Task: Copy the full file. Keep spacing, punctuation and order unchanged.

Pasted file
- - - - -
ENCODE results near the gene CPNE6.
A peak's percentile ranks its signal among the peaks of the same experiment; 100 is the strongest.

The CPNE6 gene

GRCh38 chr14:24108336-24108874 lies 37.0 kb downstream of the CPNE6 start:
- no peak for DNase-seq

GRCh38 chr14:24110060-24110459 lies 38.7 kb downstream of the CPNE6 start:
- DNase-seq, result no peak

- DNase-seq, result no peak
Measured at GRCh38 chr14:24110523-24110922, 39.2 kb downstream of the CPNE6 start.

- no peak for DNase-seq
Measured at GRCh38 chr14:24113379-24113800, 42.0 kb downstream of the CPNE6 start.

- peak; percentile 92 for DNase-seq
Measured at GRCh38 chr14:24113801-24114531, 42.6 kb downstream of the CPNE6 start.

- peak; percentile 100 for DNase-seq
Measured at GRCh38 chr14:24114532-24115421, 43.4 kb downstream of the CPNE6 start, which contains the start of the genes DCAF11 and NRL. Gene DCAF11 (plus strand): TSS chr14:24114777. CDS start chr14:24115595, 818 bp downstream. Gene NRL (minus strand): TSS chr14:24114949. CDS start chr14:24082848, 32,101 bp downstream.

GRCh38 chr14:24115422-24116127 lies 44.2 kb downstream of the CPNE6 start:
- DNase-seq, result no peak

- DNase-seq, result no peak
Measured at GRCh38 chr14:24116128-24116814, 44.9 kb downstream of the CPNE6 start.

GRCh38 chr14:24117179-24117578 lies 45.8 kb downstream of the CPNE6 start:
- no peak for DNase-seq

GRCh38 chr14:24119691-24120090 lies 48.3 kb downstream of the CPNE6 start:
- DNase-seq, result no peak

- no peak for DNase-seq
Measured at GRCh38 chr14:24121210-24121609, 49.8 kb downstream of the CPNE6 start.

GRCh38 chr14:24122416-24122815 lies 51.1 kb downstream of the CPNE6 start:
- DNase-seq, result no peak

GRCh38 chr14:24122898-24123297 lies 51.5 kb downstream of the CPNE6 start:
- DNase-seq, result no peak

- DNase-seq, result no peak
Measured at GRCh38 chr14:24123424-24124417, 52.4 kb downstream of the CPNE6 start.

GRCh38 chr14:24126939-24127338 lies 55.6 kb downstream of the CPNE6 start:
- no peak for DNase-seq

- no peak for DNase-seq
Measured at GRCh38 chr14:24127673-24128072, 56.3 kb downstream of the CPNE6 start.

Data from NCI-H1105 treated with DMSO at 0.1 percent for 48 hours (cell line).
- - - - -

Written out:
ENCODE results near the gene CPNE6.
A peak's percentile ranks its signal among the peaks of the same experiment; 100 is the strongest.

The CPNE6 gene

GRCh38 chr14:24108336-24108874 lies 37.0 kb downstream of the CPNE6 start:
- no peak for DNase-seq

GRCh38 chr14:24110060-24110459 lies 38.7 kb downstream of the CPNE6 start:
- DNase-seq, result no peak

- DNase-seq, result no peak
Measured at GRCh38 chr14:24110523-24110922, 39.2 kb downstream of the CPNE6 start.

- no peak for DNase-seq
Measured at GRCh38 chr14:24113379-24113800, 42.0 kb downstream of the CPNE6 start.

- peak; percentile 92 for DNase-seq
Measured at GRCh38 chr14:24113801-24114531, 42.6 kb downstream of the CPNE6 start.

- peak; percentile 100 for DNase-seq
Measured at GRCh38 chr14:24114532-24115421, 43.4 kb downstream of the CPNE6 start, which contains the start of the genes DCAF11 and NRL. Gene DCAF11 (plus strand): TSS chr14:24114777. CDS start chr14:24115595, 818 bp downstream. Gene NRL (minus strand): TSS chr14:24114949. CDS start chr14:24082848, 32,101 bp downstream.

GRCh38 chr14:24115422-24116127 lies 44.2 kb downstream of the CPNE6 start:
- DNase-seq, result no peak

- DNase-seq, result no peak
Measured at GRCh38 chr14:24116128-24116814, 44.9 kb downstream of the CPNE6 start.

GRCh38 chr14:24117179-24117578 lies 45.8 kb downstream of the CPNE6 start:
- no peak for DNase-seq

GRCh38 chr14:24119691-24120090 lies 48.3 kb downstream of the CPNE6 start:
- DNase-seq, result no peak

- no peak for DNase-seq
Measured at GRCh38 chr14:24121210-24121609, 49.8 kb downstream of the CPNE6 start.

GRCh38 chr14:24122416-24122815 lies 51.1 kb downstream of the CPNE6 start:
- DNase-seq, result no peak

GRCh38 chr14:24122898-24123297 lies 51.5 kb downstream of the CPNE6 start:
- DNase-seq, result no peak

- DNase-seq, result no peak
Measured at GRCh38 chr14:24123424-24124417, 52.4 kb downstream of the CPNE6 start.

GRCh38 chr14:24126939-24127338 lies 55.6 kb downstream of the CPNE6 start:
- no peak for DNase-seq

- no peak for DNase-seq
Measured at GRCh38 chr14:24127673-24128072, 56.3 kb downstream of the CPNE6 start.

Data from NCI-H1105 treated with DMSO at 0.1 percent for 48 hours (cell line).